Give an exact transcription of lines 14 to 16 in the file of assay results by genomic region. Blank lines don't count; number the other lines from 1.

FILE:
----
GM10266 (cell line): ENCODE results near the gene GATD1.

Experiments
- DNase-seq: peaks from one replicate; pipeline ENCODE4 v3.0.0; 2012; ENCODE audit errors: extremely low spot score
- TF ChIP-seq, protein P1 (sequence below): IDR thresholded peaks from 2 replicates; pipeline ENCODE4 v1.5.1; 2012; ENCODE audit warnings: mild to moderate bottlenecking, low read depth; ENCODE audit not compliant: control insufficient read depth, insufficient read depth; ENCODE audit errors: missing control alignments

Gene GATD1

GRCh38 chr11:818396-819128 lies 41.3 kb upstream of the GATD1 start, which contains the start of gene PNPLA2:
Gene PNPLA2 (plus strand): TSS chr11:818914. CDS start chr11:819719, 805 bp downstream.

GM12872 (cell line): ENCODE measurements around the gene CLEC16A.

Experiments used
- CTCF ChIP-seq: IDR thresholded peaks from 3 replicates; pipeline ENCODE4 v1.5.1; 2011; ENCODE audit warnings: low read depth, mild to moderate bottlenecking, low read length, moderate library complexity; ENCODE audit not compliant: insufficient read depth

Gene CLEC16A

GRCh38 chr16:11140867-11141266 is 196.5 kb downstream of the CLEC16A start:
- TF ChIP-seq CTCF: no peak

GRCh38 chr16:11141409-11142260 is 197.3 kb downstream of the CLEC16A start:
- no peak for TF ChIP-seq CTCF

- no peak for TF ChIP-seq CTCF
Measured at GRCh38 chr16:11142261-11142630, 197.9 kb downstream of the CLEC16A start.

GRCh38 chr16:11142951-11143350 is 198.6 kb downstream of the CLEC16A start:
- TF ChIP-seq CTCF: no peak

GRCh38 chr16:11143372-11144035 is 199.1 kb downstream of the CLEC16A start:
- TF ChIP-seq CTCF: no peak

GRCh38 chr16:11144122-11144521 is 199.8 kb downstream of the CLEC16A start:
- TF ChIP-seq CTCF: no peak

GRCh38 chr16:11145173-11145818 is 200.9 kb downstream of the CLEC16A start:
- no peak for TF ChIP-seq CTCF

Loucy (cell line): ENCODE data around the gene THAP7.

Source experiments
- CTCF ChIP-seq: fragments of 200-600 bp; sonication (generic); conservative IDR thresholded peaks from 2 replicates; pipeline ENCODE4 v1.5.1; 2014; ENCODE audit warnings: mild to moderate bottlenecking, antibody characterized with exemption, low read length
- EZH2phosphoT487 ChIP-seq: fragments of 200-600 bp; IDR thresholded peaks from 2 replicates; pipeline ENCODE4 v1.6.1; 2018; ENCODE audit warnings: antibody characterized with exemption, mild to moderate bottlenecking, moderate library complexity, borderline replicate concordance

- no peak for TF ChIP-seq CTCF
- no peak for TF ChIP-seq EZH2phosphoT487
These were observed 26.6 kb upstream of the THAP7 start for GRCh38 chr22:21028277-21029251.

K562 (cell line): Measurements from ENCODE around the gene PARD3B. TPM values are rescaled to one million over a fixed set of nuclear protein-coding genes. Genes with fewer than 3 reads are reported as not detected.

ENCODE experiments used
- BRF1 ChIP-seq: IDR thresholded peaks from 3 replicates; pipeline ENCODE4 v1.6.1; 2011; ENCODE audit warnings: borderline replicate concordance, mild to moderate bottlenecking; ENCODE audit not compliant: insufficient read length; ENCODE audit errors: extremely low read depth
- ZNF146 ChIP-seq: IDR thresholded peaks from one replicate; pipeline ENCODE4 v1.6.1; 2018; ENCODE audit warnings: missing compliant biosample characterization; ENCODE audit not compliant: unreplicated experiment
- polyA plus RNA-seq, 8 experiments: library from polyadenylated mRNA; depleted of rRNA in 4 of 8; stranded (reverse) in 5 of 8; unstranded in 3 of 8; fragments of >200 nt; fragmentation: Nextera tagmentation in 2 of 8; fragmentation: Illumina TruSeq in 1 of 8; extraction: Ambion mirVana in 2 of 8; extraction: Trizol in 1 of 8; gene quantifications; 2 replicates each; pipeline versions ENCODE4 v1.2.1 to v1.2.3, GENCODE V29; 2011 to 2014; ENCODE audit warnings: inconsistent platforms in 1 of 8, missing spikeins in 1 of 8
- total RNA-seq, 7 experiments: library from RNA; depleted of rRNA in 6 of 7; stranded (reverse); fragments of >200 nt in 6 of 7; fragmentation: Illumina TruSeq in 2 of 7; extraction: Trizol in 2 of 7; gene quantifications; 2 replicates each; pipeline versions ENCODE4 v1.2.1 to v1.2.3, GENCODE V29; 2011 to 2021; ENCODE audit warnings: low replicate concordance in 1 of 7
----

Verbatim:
GRCh38 chr16:11141409-11142260 is 197.3 kb downstream of the CLEC16A start:
- no peak for TF ChIP-seq CTCF

- no peak for TF ChIP-seq CTCF